Insulating your crawl space can have many useful benefits. But other factors should be considered before installing insulation in your crawl space. The most effective way to get all the benefits of insulation in your crawl space is to have a dry, sealed, moisture free crawl space

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Comment by John Porter on January 6, 2015 at 11:07pm
Here in New England air sealing the crawl space is important since the crawl space stays cool all year round and the warm moist summer air that is drawn into the crawl space will result in high relative humidity and condensation. I generally consider that basements and crawl spaces are part of the house and should be inside the air barrier. This will allow the crawl to dry to the house. Dirt floors need to be covered with an impermeable moisture barrier, such as 6 mil poly. Air sealing the walls of the crawl space so that moist interior air does not come in contact with the cold wood members and if the top of the foundation and the rim joist area are far enough above grade they will generally dry to the exterior.
Comment by Kent Mitchell on November 22, 2014 at 11:40am

Hi Adam - It sounds like you may be referring to enclosed crawlspaces - Here in the NW we've steered away from them as moisture is a serious issue, so we vent nearly 100% of them.  We also have radon issues here so we use a combination of the vapor barrier and a radon vent system to minimize the effects radon can have on occupants.  Another key to good floor insulation installation, is to ensure the thermal barrier is in contact with the warm side (floor).  We often see 3 & 4" gaps between the subfloor and the insulation which nearly ruins the thermal performance trying to be installed.

Comment by Tom Mallard on November 6, 2014 at 10:55am

In the Northwest people use a vapor barrier on the dirt, thick black plastic the usual choice so you can crawl on it and not tear it; this may even be code here not sure on that but very common. This of course only deals with moisture and helps a lot with soaked batting, yet that issue is also dewpoint not just having the humid air.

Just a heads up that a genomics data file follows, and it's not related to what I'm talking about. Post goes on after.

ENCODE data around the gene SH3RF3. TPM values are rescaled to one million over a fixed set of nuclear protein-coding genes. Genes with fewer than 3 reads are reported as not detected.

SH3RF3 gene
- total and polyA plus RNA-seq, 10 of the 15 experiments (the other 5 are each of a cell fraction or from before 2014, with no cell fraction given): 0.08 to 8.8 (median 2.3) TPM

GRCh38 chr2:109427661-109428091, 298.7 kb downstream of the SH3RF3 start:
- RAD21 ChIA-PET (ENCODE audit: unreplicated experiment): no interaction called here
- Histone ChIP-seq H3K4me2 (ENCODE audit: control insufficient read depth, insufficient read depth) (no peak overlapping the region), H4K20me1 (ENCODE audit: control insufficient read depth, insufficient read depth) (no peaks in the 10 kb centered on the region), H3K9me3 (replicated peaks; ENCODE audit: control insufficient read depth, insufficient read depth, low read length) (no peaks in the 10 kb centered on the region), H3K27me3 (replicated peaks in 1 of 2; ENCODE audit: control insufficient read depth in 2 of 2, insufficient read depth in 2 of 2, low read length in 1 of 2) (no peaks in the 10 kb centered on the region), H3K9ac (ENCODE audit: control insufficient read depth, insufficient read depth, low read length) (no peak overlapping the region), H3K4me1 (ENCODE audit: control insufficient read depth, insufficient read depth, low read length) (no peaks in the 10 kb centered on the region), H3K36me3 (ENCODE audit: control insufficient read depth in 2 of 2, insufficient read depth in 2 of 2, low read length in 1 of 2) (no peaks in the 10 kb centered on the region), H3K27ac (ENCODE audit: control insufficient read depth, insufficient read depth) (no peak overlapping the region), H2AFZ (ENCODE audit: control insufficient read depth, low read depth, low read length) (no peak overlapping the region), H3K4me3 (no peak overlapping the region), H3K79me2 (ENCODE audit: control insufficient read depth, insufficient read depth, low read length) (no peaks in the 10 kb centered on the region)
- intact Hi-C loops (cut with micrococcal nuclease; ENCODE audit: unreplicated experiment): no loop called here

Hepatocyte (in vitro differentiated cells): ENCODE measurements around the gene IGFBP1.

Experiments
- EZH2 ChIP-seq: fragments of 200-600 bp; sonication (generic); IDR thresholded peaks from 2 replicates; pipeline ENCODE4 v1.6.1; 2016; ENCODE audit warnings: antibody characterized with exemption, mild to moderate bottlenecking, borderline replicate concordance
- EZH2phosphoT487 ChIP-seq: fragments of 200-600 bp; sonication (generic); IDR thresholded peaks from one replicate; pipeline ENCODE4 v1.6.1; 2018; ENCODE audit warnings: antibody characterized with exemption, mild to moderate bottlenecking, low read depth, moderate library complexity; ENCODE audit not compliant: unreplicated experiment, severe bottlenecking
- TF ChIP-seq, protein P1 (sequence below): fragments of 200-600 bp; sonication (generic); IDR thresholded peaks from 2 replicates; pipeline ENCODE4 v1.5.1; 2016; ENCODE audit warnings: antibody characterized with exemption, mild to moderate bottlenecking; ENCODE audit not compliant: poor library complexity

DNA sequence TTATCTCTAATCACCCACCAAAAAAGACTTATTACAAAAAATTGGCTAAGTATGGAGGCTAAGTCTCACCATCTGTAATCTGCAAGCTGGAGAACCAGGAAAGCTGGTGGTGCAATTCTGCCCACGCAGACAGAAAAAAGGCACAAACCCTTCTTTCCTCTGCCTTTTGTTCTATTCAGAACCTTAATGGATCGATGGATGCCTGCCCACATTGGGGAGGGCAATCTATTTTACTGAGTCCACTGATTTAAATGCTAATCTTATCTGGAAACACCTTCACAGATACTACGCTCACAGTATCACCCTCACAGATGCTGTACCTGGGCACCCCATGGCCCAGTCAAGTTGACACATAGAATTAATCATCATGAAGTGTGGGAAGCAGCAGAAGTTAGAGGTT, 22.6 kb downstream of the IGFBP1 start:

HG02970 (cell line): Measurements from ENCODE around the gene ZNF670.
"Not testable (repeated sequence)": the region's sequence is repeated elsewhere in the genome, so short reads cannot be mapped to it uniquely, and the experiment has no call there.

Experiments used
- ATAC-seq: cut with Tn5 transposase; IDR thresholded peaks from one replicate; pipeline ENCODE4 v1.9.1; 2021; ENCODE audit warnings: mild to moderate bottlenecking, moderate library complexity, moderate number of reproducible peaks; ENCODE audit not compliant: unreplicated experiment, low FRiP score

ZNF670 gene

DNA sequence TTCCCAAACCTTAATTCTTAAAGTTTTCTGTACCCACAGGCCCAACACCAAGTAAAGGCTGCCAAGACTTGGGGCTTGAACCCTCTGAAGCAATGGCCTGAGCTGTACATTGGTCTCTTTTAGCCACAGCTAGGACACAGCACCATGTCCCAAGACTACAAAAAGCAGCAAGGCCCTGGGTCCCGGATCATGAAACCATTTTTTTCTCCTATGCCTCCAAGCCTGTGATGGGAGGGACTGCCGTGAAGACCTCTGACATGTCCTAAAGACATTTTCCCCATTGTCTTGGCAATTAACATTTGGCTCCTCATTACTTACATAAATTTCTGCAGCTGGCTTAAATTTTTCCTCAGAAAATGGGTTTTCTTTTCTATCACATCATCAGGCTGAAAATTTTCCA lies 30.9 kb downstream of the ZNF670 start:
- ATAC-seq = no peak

Also, the things listed are common here so to fix where groundwater moisture is a problem is a rather large amount of work that usually will involve the foundation pore pressure of soils up against it which may require a rock blanket to a drain well below crawl space grade to keep pore water from rising to the surface, it's a case-by-case basis to evaluate what needs are but that's a typical solution.

So then you just spent some real cash and get a drier crawl space and that will help the heating bills, so it may make sense if you needed to do this and at times wanted to put your home off-grid consider taking extra steps with the crawl space to turn it into a thermal-mass to keep the room warm from below like some passive-solar designs.

If that's not a priority I'd suggest after dealing with pore pressure and active moisture transport to use insulation board below the joists to insulate, batting or no batting, many contractors used a layer of plastic below the joists and this does help but nothing like using the board which pretty much eliminates conduction and moves the dewpoint so moisture won't form in the space. Doing this will have a lot of benefit to reducing heat loss through the floor.

If going off-grid is a priority then using the crawl space for a thermal-mass makes sense, I recently figured out a way to use the air below the mass for existing homes that's reasonable for costs & labor if anyone is interested.

Comment by Eric Kjelshus on October 30, 2014 at 10:32am

6) Radiant barrier- under the gravel is just a barrier but with holes each square inch its not a barrier. 

7) Rolls of 4 foot x 300 foot fiberglass skraps used on metal building then used on floor or walls of foundation walls

8) scrap foam from packaging put in craw space with no seal no air barrier- just placed in space with 1/2" - gaps but 3 foot thick